- Doctors & Departments
- Conditions & Advice
- Your Visit
- Research & Innovation
When a child is diagnosed with end-stage kidney disease, it means that the kidneys have stopped working and waste is no longer being removed from the blood. This can make a child sick. Your child’s doctor may refer to this as kidney failure. Once the kidneys stop working, a transplant may be your child’s best treatment option.
A kidney transplant is an alternative to dialysis treatment, which removes waste from your child’s blood. Only one kidney is needed to efficiently clean the blood and replace two failing kidneys.
At the right time, a nephrologist (kidney specialist) will refer your child for a transplant evaluation. The evaluation includes:
Once your child is evaluated and approved, they are placed on the United Network for Organ Sharing (UNOS) transplant list. There are two options for pediatric kidney transplants, live organ donation and deceased organ donation.
Any adult can donate a kidney to a child in need if their blood type matches the intended recipient and if they “pass” the donor evaluation. This can be a parent or other family member (living-related donor), a friend, or even a stranger (living un-related donor). A donated kidney does not necessarily require identical blood types between donor and recipient, but certain compatibility criteria needs to be fulfilled to be approved as a match.
Live donor kidney transplants have advantages over deceased donors, including a shorter wait time for an organ, easier and more convenient planning and scheduling of the transplant surgery, a potential for a better genetic match than a deceased donor, and better long-term outcomes.
Kidneys from living donors tend to work better and longer than kidneys from deceased donors, but a kidney transplant from a deceased donor is still a better option than long-term dialysis. A living kidney donation is not entirely risk-free and comes with some hardships for the donor, such as time off work. Living kidney donation also means that the donor, purely out of the goodness of their heart, undergoes a surgical procedure that they don’t need for their own physical well-being. Get more information about live kidney donation.
At Children’s Colorado, we have a multidisciplinary team of transplant surgeons, nephrologists, transplant coordinators, social workers, dietitians, pharmacists, psychologists and pediatric urologists who work together to treat children who need a kidney transplant.
A transplant coordinator is a family’s main point of contact for scheduling multiple specialists, answering questions about what happens next and, most importantly, helping to simplify a complex journey.
Before the operation, families meet with a pediatric anesthesiologist who explains the sleep-like state of anesthesia. You are able to ask questions, and ease any concerns that you have about pain management during and after surgery.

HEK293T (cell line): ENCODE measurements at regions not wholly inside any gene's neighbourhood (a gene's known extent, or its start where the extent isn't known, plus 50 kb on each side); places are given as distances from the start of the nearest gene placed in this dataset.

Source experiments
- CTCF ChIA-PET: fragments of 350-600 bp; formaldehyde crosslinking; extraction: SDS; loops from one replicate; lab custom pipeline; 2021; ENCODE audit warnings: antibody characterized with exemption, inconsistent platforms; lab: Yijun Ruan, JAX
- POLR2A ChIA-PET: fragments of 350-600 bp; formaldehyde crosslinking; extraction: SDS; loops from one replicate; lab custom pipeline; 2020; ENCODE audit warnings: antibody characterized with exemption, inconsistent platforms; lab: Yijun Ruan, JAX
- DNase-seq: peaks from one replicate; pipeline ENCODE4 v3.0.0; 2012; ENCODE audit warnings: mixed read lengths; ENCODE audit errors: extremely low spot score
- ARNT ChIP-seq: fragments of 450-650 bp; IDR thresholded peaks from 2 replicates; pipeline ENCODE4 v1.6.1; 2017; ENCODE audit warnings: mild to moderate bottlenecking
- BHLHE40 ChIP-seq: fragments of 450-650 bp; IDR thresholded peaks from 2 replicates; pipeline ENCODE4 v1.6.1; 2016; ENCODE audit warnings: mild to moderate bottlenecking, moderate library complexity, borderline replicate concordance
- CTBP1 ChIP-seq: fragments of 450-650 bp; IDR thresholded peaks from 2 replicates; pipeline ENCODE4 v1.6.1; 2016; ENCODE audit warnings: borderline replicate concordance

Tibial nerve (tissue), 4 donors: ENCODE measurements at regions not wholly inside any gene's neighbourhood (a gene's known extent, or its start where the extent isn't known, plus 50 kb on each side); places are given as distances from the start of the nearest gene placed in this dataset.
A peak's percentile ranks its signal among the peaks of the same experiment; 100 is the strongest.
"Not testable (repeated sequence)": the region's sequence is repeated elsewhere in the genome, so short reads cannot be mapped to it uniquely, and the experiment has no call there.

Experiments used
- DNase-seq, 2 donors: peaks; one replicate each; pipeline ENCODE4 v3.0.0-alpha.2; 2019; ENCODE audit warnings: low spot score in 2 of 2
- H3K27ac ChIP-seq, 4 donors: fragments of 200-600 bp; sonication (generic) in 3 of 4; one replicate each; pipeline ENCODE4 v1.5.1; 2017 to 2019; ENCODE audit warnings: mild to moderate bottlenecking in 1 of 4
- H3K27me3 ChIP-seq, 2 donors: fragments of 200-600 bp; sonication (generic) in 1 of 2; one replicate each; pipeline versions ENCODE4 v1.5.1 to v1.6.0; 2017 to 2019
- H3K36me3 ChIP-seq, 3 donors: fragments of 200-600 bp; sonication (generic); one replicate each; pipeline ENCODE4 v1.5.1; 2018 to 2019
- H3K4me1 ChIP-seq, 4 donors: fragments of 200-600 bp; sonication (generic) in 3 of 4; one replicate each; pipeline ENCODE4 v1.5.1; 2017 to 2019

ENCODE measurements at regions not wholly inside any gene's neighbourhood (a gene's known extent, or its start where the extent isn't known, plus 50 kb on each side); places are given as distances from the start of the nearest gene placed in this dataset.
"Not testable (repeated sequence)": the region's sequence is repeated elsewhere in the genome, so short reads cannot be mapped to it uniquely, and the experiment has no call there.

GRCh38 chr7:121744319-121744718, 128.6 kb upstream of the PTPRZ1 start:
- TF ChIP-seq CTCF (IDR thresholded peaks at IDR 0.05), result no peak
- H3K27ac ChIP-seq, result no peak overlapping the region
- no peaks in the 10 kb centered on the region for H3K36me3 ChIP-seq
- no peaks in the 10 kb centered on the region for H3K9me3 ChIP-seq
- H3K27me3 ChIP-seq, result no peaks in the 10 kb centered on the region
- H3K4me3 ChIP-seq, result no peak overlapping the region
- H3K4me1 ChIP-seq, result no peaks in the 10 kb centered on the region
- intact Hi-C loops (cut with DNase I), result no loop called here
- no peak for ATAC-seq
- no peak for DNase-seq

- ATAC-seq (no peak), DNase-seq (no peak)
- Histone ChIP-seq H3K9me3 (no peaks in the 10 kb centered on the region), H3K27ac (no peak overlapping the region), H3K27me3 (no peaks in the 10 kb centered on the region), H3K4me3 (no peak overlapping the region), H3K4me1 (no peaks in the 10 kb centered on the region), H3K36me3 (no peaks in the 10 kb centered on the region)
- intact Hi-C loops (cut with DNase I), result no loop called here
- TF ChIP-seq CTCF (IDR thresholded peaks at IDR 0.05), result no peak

Also, Children’s Colorado offers pre-surgery tours to help your family prepare for surgery. If your child is too young, we also have a pre-surgery video to share or helpful tips about how to talk to your child and their siblings about surgery. And, to put your mind at ease, read through 10 ways to help you choose the best hospital for your child’s surgery.
During the evaluation, a transplant surgeon explains the details of the transplant specific to your child. Below is a basic description of a kidney transplant.
On average, it takes about three hours.
The first day after a child receives a new kidney , they stay in the Pediatric Intensive Care Unit (PICU) for monitoring. Then, they move to a regular room for an additional four to six days. Your child’s new kidney typically starts to filter blood and produce urine almost right away. The care team at the hospital will monitor for infections, complications and overall well-being.
When your child wakes up, he or she may have a few tubes, called catheters, connected to his/her body, including:
While in the hospital, a pediatric nephrologist monitors blood pressure and anti-rejection medication to find the right balance.
The transplant team will discharge you from the hospital once the bladder catheter and the central venous catheter are removed. They will also make sure your child is healing well, eating and having normal bowel function.
After, your child will continue to see a pediatric nephrologist twice a week for the first few weeks, who manages anti-rejection medicine and additional medical care. Your child will take medications to reduce the risk of infection, complications and to stop his or her body from attacking the new kidney(s).
Within four to six weeks, kids should be fully recovered and back to normal, age-appropriate activities. Our goal is to get your child back to a regular quality of life and not be limited by a transplant – this means kids can go to school, play sports and eat a normal diet.
Because transplanted kidneys have a finite life-span, some patients may need another kidney transplant later in life. Your child’s nephrologist will help you care for your child’s health and make sure the donor kidney lasts as long as possible.